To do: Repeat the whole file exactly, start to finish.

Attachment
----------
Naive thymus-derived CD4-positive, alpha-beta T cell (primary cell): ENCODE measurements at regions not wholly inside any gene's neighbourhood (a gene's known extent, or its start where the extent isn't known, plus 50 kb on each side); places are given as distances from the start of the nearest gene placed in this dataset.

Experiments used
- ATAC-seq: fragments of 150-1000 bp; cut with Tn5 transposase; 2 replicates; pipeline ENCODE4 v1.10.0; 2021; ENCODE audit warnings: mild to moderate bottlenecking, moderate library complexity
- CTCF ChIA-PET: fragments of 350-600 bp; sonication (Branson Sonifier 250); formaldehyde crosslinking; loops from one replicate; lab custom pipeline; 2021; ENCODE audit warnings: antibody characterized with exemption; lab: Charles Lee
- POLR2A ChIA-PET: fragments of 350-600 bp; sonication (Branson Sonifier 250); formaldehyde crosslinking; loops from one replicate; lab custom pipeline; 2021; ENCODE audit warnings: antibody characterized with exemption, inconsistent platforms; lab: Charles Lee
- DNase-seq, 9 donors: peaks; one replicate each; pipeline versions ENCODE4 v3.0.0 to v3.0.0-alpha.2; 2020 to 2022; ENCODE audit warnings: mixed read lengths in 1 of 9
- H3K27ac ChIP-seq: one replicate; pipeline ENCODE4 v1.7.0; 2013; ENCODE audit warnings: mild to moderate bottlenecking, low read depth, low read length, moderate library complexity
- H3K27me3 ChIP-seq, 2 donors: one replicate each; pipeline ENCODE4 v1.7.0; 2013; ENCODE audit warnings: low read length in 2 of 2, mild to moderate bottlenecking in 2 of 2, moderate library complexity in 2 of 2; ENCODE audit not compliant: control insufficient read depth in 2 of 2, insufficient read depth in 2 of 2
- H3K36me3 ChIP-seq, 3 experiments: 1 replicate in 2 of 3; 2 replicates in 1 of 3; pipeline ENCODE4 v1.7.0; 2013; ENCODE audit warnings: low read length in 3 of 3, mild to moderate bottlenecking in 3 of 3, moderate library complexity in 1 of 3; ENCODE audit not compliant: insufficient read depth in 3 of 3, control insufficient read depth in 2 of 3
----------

Naive thymus-derived CD4-positive, alpha-beta T cell (primary cell): ENCODE measurements at regions not wholly inside any gene's neighbourhood (a gene's known extent, or its start where the extent isn't known, plus 50 kb on each side); places are given as distances from the start of the nearest gene placed in this dataset.

Experiments used
- ATAC-seq: fragments of 150-1000 bp; cut with Tn5 transposase; 2 replicates; pipeline ENCODE4 v1.10.0; 2021; ENCODE audit warnings: mild to moderate bottlenecking, moderate library complexity
- CTCF ChIA-PET: fragments of 350-600 bp; sonication (Branson Sonifier 250); formaldehyde crosslinking; loops from one replicate; lab custom pipeline; 2021; ENCODE audit warnings: antibody characterized with exemption; lab: Charles Lee
- POLR2A ChIA-PET: fragments of 350-600 bp; sonication (Branson Sonifier 250); formaldehyde crosslinking; loops from one replicate; lab custom pipeline; 2021; ENCODE audit warnings: antibody characterized with exemption, inconsistent platforms; lab: Charles Lee
- DNase-seq, 9 donors: peaks; one replicate each; pipeline versions ENCODE4 v3.0.0 to v3.0.0-alpha.2; 2020 to 2022; ENCODE audit warnings: mixed read lengths in 1 of 9
- H3K27ac ChIP-seq: one replicate; pipeline ENCODE4 v1.7.0; 2013; ENCODE audit warnings: mild to moderate bottlenecking, low read depth, low read length, moderate library complexity
- H3K27me3 ChIP-seq, 2 donors: one replicate each; pipeline ENCODE4 v1.7.0; 2013; ENCODE audit warnings: low read length in 2 of 2, mild to moderate bottlenecking in 2 of 2, moderate library complexity in 2 of 2; ENCODE audit not compliant: control insufficient read depth in 2 of 2, insufficient read depth in 2 of 2
- H3K36me3 ChIP-seq, 3 experiments: 1 replicate in 2 of 3; 2 replicates in 1 of 3; pipeline ENCODE4 v1.7.0; 2013; ENCODE audit warnings: low read length in 3 of 3, mild to moderate bottlenecking in 3 of 3, moderate library complexity in 1 of 3; ENCODE audit not compliant: insufficient read depth in 3 of 3, control insufficient read depth in 2 of 3